that in that foreign policy matters, colin powell will be my chief adviser. i would think that would be a smart move. this is a decent fella who served this country well, and i think that would be, i mean if you are asking do i think he would be a great secretary of state? you bet. >> mr. barnes? >> that was good question. that was one of the better once i asked. >> what would you say today about colin powell? >> oh, well, who? george bush. >> yeah. >> he would probably say the same thing. certainly there is a rift between them over foreign policy and it opened up while powell was still his secretary of state. >> twitter. fred barnes is on twitter. why? >> my son has convinced me that i have to be on twitter. don't tweet much. but i tweet occasionally. i tweet maybe once a week, ebbs sent for my son nicely will tweet my articles. he sends those out. >> what does he do? >> my son worked for kevin mccarthy, the republican whip in the house of representatives and was, until recently, a floor assistant, the job he loved. >> all right. twitter. i will read some of the twitter messages that you sent out.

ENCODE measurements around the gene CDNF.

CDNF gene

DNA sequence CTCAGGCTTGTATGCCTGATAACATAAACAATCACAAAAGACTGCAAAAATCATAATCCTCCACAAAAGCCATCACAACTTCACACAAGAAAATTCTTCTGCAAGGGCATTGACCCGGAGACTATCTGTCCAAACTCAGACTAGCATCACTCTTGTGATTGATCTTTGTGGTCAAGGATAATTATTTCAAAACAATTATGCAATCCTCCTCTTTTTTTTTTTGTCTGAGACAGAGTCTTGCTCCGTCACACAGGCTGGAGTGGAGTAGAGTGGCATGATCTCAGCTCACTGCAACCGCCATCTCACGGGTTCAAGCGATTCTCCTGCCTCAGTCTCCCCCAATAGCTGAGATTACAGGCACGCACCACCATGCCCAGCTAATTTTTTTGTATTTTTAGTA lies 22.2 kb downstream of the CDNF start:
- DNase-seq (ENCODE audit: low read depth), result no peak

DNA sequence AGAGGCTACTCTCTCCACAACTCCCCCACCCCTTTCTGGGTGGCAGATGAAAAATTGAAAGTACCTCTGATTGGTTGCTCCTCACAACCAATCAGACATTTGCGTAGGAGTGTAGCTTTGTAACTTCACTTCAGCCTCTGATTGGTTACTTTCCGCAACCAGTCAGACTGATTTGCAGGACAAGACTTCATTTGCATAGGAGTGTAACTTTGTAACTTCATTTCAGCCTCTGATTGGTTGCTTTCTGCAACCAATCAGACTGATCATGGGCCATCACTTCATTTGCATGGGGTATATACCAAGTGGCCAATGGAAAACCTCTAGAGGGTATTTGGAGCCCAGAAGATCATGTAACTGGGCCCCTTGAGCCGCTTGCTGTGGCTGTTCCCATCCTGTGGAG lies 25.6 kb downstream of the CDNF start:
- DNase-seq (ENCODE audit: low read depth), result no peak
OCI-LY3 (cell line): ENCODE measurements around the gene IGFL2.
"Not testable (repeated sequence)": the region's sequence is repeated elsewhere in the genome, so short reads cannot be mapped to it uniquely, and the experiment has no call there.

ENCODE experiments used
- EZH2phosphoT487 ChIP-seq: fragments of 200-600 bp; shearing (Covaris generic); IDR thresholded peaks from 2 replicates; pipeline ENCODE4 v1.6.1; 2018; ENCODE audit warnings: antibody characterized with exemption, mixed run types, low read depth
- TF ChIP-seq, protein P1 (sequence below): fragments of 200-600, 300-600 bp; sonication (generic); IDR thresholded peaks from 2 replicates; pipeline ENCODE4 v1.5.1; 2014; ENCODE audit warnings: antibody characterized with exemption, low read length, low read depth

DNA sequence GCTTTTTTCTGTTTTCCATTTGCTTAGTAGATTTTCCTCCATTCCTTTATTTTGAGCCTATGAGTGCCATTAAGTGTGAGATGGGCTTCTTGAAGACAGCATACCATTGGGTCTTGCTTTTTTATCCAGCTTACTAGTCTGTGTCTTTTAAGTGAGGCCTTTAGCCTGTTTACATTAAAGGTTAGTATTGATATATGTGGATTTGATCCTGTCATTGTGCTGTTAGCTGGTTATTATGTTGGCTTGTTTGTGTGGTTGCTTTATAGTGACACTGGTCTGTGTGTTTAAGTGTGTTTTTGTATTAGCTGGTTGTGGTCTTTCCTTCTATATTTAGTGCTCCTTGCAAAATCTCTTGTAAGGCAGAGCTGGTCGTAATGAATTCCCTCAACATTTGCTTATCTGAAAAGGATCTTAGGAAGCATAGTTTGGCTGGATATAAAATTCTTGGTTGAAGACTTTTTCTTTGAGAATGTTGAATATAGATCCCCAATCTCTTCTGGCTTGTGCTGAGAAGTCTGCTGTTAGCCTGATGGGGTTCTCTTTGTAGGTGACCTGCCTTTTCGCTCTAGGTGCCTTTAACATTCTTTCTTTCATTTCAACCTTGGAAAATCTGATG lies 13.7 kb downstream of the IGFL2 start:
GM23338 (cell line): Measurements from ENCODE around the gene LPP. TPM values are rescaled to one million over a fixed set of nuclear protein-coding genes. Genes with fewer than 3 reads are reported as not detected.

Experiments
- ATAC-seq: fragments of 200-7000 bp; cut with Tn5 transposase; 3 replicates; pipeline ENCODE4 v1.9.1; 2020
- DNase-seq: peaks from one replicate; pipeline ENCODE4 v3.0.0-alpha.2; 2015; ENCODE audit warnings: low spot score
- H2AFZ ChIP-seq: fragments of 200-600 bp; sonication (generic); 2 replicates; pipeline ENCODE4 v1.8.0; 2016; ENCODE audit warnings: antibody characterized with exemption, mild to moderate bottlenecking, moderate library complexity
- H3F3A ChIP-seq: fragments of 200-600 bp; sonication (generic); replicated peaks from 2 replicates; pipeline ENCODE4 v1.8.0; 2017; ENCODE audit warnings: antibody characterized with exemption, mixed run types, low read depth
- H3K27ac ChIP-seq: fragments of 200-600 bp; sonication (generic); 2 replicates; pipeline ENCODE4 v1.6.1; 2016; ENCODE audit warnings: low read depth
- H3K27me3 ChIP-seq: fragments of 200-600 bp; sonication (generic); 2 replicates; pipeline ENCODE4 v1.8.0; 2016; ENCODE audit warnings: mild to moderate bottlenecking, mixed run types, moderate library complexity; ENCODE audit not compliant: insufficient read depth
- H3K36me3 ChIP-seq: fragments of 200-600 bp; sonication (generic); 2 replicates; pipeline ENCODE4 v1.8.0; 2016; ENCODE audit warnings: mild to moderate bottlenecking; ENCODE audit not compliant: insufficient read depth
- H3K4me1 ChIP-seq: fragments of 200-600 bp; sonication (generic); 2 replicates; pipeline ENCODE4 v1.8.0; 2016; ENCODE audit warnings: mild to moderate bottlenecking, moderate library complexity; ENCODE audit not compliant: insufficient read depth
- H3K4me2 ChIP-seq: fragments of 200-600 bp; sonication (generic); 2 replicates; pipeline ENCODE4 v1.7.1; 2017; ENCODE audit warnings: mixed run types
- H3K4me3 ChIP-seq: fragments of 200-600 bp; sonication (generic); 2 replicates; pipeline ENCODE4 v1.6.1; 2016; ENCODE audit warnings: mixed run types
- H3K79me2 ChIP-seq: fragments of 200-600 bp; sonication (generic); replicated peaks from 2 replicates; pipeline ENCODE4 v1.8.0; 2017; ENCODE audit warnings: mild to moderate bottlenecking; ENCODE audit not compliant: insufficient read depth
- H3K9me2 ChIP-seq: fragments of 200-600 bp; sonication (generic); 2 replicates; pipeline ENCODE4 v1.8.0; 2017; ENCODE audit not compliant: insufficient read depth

'll come back and talk more about that and what it meant fo american foreign policy going forward. we continue our discussion on this tenth anniversary of the iraqi war with the distinguished panel of people who observed and written about the war sinces beginning. from cambridge, glrngd john burns, the london bureau chief of the "new york times." in new york, michael gordon, chiefch military correspondent r the "new york times." fouad ajami, a senior fellow of the hoomp institution. dexter filkins of the "new yorker" we hope will be joining us shortly. i go back to michael gordon.ly tell me what the judgment of history will be about our participation in the iraqi war. >> i think too much attentionwa has been paid to the decision tc go to war and not enough on the management of the withdrawal from iraq and where we go from here with iraq. because the story of iraq is not over. and we shouldn't just put thisov chapter behind us and say we're done with it. there were opportunities to be engaged with iraq by the u.s. government on the level of common citizens. there's a tbalt for influenc